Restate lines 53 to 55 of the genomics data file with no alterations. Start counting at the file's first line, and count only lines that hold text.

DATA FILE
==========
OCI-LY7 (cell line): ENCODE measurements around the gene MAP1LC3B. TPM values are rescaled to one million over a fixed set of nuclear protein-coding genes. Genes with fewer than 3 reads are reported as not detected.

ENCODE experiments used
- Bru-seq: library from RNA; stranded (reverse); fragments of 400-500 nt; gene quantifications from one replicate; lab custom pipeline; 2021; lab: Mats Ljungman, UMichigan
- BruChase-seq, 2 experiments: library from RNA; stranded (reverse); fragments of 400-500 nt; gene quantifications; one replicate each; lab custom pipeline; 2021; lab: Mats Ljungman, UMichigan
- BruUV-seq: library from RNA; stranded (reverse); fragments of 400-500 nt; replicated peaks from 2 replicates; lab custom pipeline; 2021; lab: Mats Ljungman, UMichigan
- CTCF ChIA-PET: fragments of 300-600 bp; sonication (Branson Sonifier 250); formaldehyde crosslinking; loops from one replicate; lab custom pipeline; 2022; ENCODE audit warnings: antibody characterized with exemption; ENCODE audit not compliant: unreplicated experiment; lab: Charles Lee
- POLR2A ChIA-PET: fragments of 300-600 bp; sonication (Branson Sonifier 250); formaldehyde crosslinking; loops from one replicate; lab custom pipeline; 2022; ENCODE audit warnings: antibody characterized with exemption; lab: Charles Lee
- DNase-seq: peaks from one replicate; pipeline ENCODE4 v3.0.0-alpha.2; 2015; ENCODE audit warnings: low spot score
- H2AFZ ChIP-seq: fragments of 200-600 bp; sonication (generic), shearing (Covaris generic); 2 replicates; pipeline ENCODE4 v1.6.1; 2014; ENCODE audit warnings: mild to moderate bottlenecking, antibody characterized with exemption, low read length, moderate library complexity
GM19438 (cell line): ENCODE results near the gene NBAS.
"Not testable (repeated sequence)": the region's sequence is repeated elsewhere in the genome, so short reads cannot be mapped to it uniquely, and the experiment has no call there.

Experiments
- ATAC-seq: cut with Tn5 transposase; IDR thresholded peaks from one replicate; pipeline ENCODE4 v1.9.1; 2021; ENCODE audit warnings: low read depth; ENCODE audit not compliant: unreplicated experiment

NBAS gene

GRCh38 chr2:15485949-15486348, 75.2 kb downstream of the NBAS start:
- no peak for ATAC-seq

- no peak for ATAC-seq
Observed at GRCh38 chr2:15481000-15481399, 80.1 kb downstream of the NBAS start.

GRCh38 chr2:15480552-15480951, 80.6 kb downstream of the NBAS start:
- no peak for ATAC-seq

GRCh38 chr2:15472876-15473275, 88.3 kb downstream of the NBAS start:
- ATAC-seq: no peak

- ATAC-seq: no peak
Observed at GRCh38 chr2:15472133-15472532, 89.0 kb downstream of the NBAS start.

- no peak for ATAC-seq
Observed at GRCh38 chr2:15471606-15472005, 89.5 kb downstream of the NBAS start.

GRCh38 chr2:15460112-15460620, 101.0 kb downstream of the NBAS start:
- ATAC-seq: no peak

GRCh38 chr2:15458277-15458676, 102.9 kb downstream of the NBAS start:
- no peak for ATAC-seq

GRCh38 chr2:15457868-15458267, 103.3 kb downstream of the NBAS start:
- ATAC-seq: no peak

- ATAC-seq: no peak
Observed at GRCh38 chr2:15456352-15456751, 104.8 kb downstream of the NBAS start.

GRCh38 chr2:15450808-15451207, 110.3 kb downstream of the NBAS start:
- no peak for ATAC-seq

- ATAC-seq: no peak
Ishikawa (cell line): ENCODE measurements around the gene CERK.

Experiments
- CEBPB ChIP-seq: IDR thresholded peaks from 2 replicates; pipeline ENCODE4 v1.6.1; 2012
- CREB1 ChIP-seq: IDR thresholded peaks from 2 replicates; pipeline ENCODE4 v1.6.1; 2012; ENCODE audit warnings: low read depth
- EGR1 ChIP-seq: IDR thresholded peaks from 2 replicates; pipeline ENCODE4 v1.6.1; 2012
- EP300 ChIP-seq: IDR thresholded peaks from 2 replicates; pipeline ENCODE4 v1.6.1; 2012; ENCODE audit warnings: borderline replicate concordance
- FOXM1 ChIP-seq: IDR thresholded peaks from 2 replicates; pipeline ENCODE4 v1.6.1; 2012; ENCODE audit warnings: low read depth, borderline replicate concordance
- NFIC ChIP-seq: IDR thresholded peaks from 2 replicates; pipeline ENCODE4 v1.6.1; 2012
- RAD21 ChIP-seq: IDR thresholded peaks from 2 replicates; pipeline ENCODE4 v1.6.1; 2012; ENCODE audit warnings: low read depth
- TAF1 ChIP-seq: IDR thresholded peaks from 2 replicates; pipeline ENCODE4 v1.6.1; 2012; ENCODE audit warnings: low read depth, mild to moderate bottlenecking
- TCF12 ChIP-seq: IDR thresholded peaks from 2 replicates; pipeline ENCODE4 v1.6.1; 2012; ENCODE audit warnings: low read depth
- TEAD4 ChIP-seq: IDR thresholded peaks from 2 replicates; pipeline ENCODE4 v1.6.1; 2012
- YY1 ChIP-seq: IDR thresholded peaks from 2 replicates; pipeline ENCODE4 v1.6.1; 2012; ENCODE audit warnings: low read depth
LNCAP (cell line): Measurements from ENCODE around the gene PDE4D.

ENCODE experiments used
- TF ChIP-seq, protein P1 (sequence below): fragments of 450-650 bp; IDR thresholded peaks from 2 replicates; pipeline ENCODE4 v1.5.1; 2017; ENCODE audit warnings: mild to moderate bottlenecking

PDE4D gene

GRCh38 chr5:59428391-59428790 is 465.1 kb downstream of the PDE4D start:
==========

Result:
- TF ChIP-seq, protein P1 (sequence below): fragments of 450-650 bp; IDR thresholded peaks from 2 replicates; pipeline ENCODE4 v1.5.1; 2017; ENCODE audit warnings: mild to moderate bottlenecking

PDE4D gene

GRCh38 chr5:59428391-59428790 is 465.1 kb downstream of the PDE4D start: